“Don’t only coach the parts, coach the connections to unleash collective potential.”
-Dr. Peter Hawkins

While all coaching promotes the enhancement of life experience and reaching one’s goals both personally and professionally, standard coaching practices emphasize individual self-awareness centered on the one coachee. With systemic coaching, collaboration is the foundation of the working partnership. This is important to support organizational-wide changes and create a wider culture of coaching.

What is systemic coaching?

Systemic coaching, by definition of the International Coaching Federation, is an approach to coaching that is “used to articulate the value for the coach of looking beyond the immediacy of the one-to-one coaching relationship. It is also being used to describe some specific, and quite different, ways of thinking about systems.” 


Systemic coaching expands the traditional coaching framework further to include the bigger picture of the team and, ultimately, the organization, in the benefits of coaching.


pexels-fauxels-3182812Simply put, systemic coaching is a blend of working with both individuals and teams. It expands the traditional coaching framework further to include the bigger picture of the team and, ultimately, the organization, in the benefits of coaching. Coaching an entire organization globally and consistently was impossible a few years ago, but thanks to recent technological innovations, we’re able to make coaching much more accessible to larger groups of people and enable them to work in tandem.

Systemic coaching is the most effective approach to aligning individuals – through the teams they work in – to the organization for which they work. And that organization can benefit even further.

What are the benefits?

Research done by the Coaching Research Institute showed that “through systemic coaching, the impact of coaching was not only limited to the clients, but also to the stakeholders working with the clients. It showed that as people received coaching, they developed a stronger influence in the organization and their interactions with others changed, bringing a positive impact that drives the organization forward.” 


Systemic coaching can unlock the collective potential and move everyone in the same direction to support the organization’s purpose, values, and goals.


jason-goodman-6awfTPLGaCE-unsplashSystemic coaching, in an interdependent relationship that includes the coach to help create the insights needed for a positive benefit to the coachee and the related systems they are a part of, can unlock the collective potential and move everyone in the same direction to support the organization’s purpose, values, and goals.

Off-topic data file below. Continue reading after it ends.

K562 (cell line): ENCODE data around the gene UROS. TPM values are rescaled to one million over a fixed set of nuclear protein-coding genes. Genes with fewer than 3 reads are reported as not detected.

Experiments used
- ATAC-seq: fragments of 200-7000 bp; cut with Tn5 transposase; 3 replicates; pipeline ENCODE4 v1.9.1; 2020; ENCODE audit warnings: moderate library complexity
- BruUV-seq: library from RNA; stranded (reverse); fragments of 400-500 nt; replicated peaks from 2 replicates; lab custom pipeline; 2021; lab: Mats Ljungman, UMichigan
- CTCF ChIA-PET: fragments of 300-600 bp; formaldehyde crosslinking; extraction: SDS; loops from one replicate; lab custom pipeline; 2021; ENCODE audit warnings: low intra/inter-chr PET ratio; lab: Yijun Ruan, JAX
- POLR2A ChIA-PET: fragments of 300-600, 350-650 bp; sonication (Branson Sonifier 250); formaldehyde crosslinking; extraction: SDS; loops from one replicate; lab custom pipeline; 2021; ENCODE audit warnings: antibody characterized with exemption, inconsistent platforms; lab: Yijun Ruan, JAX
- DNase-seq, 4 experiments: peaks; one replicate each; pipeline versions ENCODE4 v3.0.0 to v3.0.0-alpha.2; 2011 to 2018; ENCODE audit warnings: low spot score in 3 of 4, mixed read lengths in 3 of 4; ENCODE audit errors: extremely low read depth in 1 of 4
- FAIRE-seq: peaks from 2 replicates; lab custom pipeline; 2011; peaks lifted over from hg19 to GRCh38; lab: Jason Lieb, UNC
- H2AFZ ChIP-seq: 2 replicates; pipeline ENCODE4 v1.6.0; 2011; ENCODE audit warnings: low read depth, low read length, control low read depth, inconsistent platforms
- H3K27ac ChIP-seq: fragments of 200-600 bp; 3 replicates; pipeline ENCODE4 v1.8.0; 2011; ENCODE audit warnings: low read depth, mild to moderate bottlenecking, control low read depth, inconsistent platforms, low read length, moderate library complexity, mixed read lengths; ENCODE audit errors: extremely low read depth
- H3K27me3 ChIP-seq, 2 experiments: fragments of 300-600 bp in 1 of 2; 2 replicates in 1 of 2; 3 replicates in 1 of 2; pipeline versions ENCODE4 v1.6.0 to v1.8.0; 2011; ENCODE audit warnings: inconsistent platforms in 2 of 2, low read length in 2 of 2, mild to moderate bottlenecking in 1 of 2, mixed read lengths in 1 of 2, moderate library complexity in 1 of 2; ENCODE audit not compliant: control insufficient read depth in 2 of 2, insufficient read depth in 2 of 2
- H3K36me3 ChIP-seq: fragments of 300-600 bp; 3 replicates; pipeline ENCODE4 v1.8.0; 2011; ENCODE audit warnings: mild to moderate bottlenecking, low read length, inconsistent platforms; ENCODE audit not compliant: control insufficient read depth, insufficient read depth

It offers the opportunity to coach beyond the individual to align all stakeholders - starting with the individuals and the organization - by creating a framework that provides more value to all stakeholders, including individuals so they can project their sense of impact and purpose beyond themselves into their community.

Why is systemic coaching a must-have for organizations?

Many of the challenges facing organizations today, from building DEIB to navigating the ongoing disruption of the pandemic to supporting a hybrid work environment, require a systematic solution to create meaningful change. In their groundbreaking book, Systemic Coaching: Delivering Value Beyond the Individual, Dr. Peter Hawkins and Eve Turner found if you really want to lead transformations, you systemically coach the entire organization.  

chris-montgomery-smgTvepind4-unsplash(2)A systemic approach bridges the gap often associated with coaching between the individual experience and organizational goals. It focuses on all the parts of an organization, and the connections between the parts, as an organic systemic whole, including stakeholders and customers, as well as the wider context that the organization interacts with. In today’s world, this is more important than ever.


If you really want to lead transformations, you systemically coach the entire organization.


While keeping the needs of the individual in mind, leaders need to realize that it has become crucial to utilize their people analytics to interact with the organization in its entirety, allowing them to see true results and benefits for all involved. Robust assessments and the practice of systemic coaching will allow organizations to measure coaching impact and organization-wide alignment through change management.

As Dr. Peter Hawkins, a professor of leadership at Henley Business School, and a leading consultant, coach, writer, and researcher, says, “The biggest challenges lie not in the individual people but in the connections between them and between one team and another and the organization and its stakeholders. Just coaching the individual world leader will not solve the climate crisis – we have the knowledge, the resources, the will; what we lack is the ‘We’.”